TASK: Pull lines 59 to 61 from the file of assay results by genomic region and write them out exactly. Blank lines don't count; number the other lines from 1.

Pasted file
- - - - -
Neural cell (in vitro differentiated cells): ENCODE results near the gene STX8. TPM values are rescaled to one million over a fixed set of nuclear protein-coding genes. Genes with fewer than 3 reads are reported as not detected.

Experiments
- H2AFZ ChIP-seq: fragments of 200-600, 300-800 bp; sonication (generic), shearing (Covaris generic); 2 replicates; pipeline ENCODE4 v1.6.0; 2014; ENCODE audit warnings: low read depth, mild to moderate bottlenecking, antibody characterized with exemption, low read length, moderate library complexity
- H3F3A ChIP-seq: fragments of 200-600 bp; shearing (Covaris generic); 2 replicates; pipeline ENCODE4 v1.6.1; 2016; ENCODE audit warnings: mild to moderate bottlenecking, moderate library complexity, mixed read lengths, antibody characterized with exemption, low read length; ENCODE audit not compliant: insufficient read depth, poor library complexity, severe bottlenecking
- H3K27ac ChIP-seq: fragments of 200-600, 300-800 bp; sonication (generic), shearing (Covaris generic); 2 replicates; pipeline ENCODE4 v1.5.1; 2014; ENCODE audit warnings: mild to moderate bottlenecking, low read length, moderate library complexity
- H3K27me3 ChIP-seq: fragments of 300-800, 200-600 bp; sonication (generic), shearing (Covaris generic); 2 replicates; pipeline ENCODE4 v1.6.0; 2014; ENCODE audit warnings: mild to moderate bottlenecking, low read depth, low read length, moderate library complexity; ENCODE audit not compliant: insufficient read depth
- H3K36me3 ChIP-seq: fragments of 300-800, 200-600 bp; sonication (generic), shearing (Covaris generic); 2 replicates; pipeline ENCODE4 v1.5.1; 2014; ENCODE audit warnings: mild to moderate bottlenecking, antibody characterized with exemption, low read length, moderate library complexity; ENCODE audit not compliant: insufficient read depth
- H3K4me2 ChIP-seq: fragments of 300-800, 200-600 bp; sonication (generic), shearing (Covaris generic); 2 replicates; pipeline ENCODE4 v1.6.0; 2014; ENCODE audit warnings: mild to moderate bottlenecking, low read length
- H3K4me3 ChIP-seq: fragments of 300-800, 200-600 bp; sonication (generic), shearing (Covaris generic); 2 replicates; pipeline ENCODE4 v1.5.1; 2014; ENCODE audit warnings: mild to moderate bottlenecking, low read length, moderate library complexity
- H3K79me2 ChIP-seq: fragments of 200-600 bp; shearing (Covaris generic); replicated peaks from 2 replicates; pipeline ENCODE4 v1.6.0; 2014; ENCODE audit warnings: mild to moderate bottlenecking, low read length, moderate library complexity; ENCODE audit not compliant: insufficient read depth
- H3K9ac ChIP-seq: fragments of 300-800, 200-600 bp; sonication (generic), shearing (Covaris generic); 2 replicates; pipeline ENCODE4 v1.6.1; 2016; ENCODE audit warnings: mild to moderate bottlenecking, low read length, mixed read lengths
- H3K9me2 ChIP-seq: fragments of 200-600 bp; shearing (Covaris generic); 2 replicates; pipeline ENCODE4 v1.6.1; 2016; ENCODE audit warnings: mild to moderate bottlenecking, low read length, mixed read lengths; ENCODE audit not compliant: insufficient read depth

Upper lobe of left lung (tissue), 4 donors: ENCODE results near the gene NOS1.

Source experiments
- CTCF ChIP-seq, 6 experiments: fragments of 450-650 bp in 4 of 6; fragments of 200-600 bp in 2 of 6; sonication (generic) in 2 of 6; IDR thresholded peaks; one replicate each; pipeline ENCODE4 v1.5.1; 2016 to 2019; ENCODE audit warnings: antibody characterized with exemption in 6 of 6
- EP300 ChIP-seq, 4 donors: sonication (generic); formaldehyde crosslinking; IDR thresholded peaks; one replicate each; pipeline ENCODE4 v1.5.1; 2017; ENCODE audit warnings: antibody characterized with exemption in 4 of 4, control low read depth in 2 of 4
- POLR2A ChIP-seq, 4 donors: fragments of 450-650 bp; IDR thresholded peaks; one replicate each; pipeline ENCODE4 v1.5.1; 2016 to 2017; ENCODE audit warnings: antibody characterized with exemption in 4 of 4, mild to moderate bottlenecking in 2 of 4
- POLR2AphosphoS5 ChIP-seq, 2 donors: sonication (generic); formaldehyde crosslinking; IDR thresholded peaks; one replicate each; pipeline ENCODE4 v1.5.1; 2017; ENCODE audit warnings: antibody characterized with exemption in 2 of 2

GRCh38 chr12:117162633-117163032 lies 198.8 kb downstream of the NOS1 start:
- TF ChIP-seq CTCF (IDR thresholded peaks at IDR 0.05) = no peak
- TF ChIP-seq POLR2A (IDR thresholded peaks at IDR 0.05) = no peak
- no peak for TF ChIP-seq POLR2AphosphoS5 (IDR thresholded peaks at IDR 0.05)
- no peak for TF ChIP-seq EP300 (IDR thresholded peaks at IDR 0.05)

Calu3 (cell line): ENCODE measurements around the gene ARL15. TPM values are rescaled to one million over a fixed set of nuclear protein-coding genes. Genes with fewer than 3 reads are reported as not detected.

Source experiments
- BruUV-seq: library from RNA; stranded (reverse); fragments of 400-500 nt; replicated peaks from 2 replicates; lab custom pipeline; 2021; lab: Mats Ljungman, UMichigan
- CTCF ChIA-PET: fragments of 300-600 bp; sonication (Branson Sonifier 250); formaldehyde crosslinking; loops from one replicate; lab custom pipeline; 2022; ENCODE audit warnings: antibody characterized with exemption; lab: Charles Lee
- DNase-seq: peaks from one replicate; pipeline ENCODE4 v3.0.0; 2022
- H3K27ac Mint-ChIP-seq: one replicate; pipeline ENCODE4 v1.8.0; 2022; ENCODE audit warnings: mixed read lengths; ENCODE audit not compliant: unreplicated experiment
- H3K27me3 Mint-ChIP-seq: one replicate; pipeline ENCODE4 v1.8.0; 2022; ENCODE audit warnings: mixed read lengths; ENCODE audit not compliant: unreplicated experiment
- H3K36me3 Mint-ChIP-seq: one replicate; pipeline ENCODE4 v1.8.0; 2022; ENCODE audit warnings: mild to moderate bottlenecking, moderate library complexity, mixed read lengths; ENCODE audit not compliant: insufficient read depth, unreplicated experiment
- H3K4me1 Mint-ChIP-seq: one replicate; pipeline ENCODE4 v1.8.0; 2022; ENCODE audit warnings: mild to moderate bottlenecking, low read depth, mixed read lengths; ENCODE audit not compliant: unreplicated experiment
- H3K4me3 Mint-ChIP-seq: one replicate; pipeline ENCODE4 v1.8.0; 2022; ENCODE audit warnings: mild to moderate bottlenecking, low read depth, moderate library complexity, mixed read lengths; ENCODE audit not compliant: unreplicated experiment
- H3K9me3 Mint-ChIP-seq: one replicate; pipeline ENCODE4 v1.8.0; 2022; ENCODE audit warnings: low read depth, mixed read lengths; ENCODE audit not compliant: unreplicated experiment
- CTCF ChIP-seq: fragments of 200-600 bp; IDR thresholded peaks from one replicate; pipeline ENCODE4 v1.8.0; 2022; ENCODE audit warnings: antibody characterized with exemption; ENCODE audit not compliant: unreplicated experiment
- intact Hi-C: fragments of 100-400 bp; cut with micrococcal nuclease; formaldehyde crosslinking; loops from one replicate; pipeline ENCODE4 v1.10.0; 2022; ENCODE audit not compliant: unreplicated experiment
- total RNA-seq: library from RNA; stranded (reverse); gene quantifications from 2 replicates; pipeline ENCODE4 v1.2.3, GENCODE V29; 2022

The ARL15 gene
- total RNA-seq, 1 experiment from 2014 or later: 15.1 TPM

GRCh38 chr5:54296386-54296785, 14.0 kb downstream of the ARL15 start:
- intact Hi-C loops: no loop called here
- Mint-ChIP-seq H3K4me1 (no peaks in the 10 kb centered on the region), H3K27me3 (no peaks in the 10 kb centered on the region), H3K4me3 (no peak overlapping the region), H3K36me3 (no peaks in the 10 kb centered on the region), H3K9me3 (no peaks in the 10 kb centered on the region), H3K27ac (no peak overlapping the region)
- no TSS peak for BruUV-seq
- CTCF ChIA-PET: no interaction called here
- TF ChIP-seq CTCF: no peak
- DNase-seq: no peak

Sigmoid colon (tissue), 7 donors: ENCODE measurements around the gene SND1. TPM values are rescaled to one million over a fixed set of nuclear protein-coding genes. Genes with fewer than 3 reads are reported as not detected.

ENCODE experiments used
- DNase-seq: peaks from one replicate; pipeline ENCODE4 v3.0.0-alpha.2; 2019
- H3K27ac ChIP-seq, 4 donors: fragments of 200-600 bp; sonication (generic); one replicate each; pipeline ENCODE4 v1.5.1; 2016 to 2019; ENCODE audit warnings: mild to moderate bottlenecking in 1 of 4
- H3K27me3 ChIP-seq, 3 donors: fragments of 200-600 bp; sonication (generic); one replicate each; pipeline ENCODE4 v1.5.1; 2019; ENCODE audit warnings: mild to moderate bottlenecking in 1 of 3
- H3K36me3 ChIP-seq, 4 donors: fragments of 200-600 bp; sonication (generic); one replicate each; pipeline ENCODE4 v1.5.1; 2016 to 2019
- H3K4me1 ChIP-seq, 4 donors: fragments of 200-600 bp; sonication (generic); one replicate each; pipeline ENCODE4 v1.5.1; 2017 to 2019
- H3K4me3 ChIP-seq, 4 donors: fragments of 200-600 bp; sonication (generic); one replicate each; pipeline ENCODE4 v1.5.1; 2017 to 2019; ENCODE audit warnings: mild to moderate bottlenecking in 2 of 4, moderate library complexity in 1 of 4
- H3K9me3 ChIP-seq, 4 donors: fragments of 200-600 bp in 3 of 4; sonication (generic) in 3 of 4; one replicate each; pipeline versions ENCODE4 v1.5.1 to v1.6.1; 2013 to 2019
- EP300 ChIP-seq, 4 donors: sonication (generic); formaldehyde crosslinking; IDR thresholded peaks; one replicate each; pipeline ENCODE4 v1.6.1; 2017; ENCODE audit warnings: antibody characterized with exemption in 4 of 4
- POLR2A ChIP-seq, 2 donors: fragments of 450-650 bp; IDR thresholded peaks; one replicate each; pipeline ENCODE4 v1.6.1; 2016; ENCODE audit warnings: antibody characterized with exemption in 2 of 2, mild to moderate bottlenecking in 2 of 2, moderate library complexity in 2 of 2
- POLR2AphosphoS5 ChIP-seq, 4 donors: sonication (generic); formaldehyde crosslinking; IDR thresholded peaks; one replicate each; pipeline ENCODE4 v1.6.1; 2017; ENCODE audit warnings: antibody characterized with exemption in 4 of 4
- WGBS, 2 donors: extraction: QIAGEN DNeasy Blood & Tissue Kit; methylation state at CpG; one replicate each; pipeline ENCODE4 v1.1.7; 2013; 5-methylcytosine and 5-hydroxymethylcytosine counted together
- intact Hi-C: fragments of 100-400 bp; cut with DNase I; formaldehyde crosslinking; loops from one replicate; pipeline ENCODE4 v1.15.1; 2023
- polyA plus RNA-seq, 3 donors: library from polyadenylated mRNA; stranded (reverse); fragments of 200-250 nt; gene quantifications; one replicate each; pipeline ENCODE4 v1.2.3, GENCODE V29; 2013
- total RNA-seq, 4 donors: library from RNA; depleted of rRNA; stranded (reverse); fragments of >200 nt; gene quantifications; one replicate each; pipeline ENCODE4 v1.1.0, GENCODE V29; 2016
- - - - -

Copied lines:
- WGBS, 2 donors: extraction: QIAGEN DNeasy Blood & Tissue Kit; methylation state at CpG; one replicate each; pipeline ENCODE4 v1.1.7; 2013; 5-methylcytosine and 5-hydroxymethylcytosine counted together
- intact Hi-C: fragments of 100-400 bp; cut with DNase I; formaldehyde crosslinking; loops from one replicate; pipeline ENCODE4 v1.15.1; 2023
- polyA plus RNA-seq, 3 donors: library from polyadenylated mRNA; stranded (reverse); fragments of 200-250 nt; gene quantifications; one replicate each; pipeline ENCODE4 v1.2.3, GENCODE V29; 2013